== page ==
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mayee
러 & 서 - to show the intention and explain the reason of doing something? 친국를 만나러 왔어 & 친구를 만나서 왔어 means almost the same to me.....is it correct? Can anyone tell me the difference between using 러 & 서? Thanks so much ~
2014年3月5日 07:57
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Answers · 4
친구를 만나러 왔어 : I came/am here in order to meet my friend. 친구를 만나서 왔어 : I came/am here because I met my friend. (only makes sense in a particular context.) I think what confuses you here may be "~해서" which can mean "because". As you know, "in order to" and "because" are different.
2014年3月11日
~(으)러 can only be used with movement verbs like 가다 and 오다, to indicate the purpose of going to a place. -밥을 먹으러 가요. I go in order to eat. -책을 사러 서점에가요. I go to the book store in order to buy a book. #Your sentence "친구를 만나러 왔어." is correct. ~아/어서 means because/therefore. It also functions to connect two closely related events together into a sequence. Not necessary to use it only with 가다/오다. -배가 고파서 밥을 먹어요. I'm hungry, therefore, I eat. *Reason -서점에 가서 책을 사요. I go to the book store and buy a book. *Sequence #Your sentence "친구를 만나서 왔어" is slightly incomplete as it could be:- -여기 와서 친구를 만났어. I came here and met my friend. *Reason/Statement as I do not know whether they met by chance or as planned. -친구를 만나서 같이 우리집에 왔어. I met with my friend and came home together. *Sequence Hope my explanations help~ ^^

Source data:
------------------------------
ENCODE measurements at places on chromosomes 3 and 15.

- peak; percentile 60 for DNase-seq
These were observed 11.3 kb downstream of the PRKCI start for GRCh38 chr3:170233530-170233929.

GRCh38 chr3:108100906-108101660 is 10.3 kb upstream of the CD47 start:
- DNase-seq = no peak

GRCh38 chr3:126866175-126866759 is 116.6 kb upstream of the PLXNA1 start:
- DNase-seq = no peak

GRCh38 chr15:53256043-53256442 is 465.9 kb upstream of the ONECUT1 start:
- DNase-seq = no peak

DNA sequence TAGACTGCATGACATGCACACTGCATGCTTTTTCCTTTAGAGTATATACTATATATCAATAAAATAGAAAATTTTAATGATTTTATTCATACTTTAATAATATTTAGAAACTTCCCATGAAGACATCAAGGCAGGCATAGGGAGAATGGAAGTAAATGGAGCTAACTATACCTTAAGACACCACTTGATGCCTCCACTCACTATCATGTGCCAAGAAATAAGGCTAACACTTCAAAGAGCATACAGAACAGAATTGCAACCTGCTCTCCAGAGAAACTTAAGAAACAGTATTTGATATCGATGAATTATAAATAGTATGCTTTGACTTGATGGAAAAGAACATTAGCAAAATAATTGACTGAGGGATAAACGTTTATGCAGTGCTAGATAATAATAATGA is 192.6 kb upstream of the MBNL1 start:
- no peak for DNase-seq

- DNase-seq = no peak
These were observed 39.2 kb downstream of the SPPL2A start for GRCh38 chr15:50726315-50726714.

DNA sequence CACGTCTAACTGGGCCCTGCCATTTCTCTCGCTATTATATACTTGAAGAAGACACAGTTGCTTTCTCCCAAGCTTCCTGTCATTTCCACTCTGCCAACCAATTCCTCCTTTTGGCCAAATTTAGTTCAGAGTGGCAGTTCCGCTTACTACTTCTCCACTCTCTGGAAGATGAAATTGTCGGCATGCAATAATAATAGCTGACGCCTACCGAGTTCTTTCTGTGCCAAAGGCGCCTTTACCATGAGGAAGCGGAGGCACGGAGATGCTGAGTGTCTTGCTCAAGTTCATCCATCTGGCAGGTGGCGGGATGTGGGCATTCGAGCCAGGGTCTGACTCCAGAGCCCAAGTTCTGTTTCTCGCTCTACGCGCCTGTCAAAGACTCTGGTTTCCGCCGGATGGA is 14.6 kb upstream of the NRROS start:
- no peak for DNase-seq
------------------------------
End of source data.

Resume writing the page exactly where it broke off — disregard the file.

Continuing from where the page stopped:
2014年3月6日
Hi, I`m not good at English... so I will answer you, briefly. 친구를 만나러 왔어 = I came here to meet my friend. 친구를 만나서 왔어 = I met my friend on my way here and we came together. These descriptions can be used in these situations. #1 Friend: What are you doing here? 여기서 뭐해? Mayee:I came here to meet my friend. 나 친구 만나러 왔어! #2 Friend: Did you come here alone? 여기에 혼자서 왔어? Mayee: No, I met my friend on my way here and we came together! 아니! 오는길에 친구를 만나서 (같이) 왔어! Please understand my English! I hope for these explanations to be helpful!
2014年3月12日
Hi, Mayee. You are right. There are many ways to word that. The two ways you chose are fine. Russia probably would not be considered a Western country. That's a very interesting question and there is no perfectly defined defintion, but at least in the eyes of Britain and the United States, Communism put a sharp boundary between East and West during the Cold War between United States and Russia. Since places like the Czech Republic and Berlin, Germany are no longer behind 'The Iron Curtain' of Russian control, perhaps you could consider them western. Many consider New Zealand and Australia western also, and I would certainly agree. Also, most of Russia is geographically considered part of Asia, so perhaps that alone makes many people hesitant to count them as Western. I hope that helps. - Troy
2014年3月5日
mayee
Language Skills
Chinese (Mandarin), Chinese (Cantonese), English, Italian, Korean
Learning Language
Korean